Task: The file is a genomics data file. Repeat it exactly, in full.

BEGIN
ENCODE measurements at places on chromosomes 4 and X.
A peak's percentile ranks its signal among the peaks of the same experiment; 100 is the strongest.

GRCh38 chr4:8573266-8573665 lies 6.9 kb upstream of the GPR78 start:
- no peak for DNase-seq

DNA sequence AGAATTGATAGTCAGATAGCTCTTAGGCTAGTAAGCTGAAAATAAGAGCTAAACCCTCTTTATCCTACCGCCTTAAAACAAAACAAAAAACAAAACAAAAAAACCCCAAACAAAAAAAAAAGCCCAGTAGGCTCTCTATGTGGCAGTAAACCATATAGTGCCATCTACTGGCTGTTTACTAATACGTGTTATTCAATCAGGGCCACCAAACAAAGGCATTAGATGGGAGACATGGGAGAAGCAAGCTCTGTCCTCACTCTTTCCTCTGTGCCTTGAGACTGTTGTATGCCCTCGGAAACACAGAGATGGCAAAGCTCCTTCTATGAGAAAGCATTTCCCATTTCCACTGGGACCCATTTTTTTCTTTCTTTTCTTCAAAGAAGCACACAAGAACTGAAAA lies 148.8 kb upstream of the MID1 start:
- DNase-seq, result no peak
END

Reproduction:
ENCODE measurements at places on chromosomes 4 and X.
A peak's percentile ranks its signal among the peaks of the same experiment; 100 is the strongest.

GRCh38 chr4:8573266-8573665 lies 6.9 kb upstream of the GPR78 start:
- no peak for DNase-seq

DNA sequence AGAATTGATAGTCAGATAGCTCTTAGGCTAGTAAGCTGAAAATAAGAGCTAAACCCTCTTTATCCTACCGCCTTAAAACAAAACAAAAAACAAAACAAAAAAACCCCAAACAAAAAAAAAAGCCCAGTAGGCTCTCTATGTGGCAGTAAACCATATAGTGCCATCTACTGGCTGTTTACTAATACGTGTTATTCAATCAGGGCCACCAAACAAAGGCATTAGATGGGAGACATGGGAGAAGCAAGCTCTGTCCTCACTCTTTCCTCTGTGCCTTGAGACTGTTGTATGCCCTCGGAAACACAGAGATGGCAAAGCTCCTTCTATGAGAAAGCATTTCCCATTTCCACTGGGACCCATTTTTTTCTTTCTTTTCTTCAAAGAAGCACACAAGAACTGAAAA lies 148.8 kb upstream of the MID1 start:
- DNase-seq, result no peak